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Northern Cape receives five patient transport vehicles
The donation came from the United States Agency for International Development (USAID) through Pepfar (President's Emergency Plan for AIDS Relief), "Right to Care" campaign, at an official handover, Thursday.
The five vehicles will be distributed equally amongst the five districts with the aim to improve patient access to and from health facilities.
It's said that due to poverty, many HIV positive people cannot afford transport to get to the antiretroviral (ARV) treatment sites. However, once the vehicles are in operation, they will collect people from outlying areas and transport them to the site before taking them home again.
The donation comes amid continued technical and financial support from "Right to Care" and will have a significant impact on the health of people living with AIDS in the province.
"Right to Care" is in partnership with the department's scaling up of the HIV and AIDS programme in the province.
This includes provision of human resources, technical support and equipment.
"Right to Care" together with the department has appointed medical officers, pharmacists, dieticians, social workers and data managers for seven ARV sites in the province.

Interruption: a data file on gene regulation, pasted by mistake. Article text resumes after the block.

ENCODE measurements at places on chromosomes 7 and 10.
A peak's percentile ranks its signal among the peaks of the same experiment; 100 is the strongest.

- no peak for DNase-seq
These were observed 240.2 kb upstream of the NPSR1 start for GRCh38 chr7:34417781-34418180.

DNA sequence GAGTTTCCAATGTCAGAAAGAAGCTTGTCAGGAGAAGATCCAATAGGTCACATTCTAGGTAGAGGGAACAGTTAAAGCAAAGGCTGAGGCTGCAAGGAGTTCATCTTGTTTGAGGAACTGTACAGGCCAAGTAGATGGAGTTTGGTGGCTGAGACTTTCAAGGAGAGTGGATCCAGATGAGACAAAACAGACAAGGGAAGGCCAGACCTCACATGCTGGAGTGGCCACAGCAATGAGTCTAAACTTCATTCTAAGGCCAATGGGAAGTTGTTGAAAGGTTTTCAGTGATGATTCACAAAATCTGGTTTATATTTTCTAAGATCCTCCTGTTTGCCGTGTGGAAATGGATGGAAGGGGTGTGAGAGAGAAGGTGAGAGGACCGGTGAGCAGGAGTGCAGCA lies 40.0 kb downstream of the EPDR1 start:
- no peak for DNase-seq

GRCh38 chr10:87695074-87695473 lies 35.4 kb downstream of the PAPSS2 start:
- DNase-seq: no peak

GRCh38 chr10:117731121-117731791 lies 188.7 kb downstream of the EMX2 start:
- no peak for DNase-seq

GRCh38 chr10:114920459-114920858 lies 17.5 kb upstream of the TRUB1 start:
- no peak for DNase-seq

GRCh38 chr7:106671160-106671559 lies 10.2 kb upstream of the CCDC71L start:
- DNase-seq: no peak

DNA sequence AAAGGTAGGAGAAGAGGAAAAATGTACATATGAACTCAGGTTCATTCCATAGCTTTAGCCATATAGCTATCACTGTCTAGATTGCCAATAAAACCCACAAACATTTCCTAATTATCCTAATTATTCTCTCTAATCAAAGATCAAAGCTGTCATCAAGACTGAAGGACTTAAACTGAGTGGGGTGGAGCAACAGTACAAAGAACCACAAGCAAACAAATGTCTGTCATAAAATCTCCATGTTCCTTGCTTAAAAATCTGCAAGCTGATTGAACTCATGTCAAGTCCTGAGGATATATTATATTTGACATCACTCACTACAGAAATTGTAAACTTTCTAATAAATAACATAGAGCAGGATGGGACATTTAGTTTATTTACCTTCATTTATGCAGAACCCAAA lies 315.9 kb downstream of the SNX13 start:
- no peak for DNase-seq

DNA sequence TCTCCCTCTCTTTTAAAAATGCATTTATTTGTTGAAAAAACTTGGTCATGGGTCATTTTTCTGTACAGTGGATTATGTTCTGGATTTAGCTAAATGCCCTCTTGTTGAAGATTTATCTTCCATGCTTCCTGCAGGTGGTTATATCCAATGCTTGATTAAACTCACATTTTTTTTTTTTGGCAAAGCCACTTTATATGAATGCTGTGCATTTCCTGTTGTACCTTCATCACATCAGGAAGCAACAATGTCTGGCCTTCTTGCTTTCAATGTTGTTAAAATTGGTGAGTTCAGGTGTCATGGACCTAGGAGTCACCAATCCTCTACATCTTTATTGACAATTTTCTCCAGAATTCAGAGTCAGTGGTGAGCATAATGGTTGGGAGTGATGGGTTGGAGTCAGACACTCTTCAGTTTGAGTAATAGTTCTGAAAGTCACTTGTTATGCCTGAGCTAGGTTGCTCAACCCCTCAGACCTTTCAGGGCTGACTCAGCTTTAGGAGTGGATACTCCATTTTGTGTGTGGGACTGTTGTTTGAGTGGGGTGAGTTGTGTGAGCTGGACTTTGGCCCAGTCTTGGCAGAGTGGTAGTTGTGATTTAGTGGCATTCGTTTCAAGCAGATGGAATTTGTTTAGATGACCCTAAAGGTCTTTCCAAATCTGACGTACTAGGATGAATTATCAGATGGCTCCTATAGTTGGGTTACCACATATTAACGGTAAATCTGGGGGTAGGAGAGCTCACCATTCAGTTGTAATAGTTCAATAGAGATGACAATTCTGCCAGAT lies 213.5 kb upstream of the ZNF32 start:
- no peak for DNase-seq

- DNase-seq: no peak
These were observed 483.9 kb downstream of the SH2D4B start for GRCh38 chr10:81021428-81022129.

These include the Springbok Hospital, the Gordonia Hospital, the Kuruman Hospital, the Ethembeni Clinic in Prieska, the De Aar Community Health Center, the Galeshewe Day Hospital and the Jan Kempdorp ARV Clinic.
They have also given medical equipment to those sites and will further assist with the infrastructure.
They have also appointed four lay counsellors per site.
Together with social workers, the counsellors will embark on home visits in an effort to get people who have defaulted on ARV treatment, back onto the system.
They will also look at issues of adherence to both TB treatment and ARV treatment.
Article published courtesy of BuaNews